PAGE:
History
Read stories about the rich history of the Connecticut River; stories of early colonial settlers, native Indian tribes, their art and culture, the history of river steamboats, shipbuilding, covered bridges and more.

John Ledyard’s Journey

June 1, 2020

The year 2020 notches a notable anniversary in the annals of the Connecticut River. It is the centennial year of Dartmouth’s Ledyard Canoe Club. Each spring their cadres of collegiate canoeists replicate the legendary paddle their progenitor took in May of 1773. His adventure is the most famous canoe journey in the long history of the River....

Lady Fenwick

June 1, 2020

One May morning in 1638, a ship slipped down the Thames River in England bound across the Atlantic Ocean. The doughty craft’s destination was the Connecticut River. Deep in her hold were boxes and barrels packed with seeds, cuttings, and saplings. The cargo comprised a formal English garden to be transplanted where only a short time prior the blood of English colonists and their indigenous enemies seeped into loamy Connecticut soil. Below decks, in a cramped cabin shared with her husband and infant son, an extraordinary free-spirit who was to become “the most magical and mysterious woman in Connecticut River history” planned her plantings and battled mal de mer....

Who Owns the Connecticut River?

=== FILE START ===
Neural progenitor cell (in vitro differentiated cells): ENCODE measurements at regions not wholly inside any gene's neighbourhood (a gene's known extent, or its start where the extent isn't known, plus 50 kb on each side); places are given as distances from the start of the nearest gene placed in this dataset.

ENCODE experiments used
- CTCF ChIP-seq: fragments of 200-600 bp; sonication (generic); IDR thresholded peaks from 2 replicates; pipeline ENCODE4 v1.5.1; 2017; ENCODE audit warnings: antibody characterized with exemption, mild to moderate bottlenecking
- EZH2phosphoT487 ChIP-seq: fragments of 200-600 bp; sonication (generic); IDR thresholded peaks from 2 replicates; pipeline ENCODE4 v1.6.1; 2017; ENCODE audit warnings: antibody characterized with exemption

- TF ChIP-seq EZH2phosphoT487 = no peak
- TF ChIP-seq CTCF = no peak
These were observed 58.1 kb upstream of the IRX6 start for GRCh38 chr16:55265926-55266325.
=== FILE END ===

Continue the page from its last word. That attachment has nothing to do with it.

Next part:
June 1, 2020

Our Connecticut River has a storied past—especially the struggles between contenders for who owned the River. As one of our most discernible landmarks flowing down the center spine of New England, the River was referenced as a boundary of the various states beginning as early as 1644 with kerfuffles lasting nearly 300 years....

The Connecticut- Meet the River

March 1, 2020

The word “Connecticut” stems from a French corruption of the Mohegan word “Quinetucket,” which means “beside the long tidal river.” Adriaen Block, the Dutch explorer and first European to chart the River in 1614, called it the Fresh River. The English first settled the area in the 1630s and referred to it as the Great River....

Ferries of the River

March 1, 2020

The Connecticut River connects us up and downstream. It also separates us from bank to bank. For thousands of years, indigenous people used dugout canoes to get from one shore to the other. The dugout could easily carry the people, meat, plants, tools, and fish around which their foraging lifestyle revolved. Trees transformed into boats were powered by paddle, wind, current, and tide. These organic craft were totally sustainable....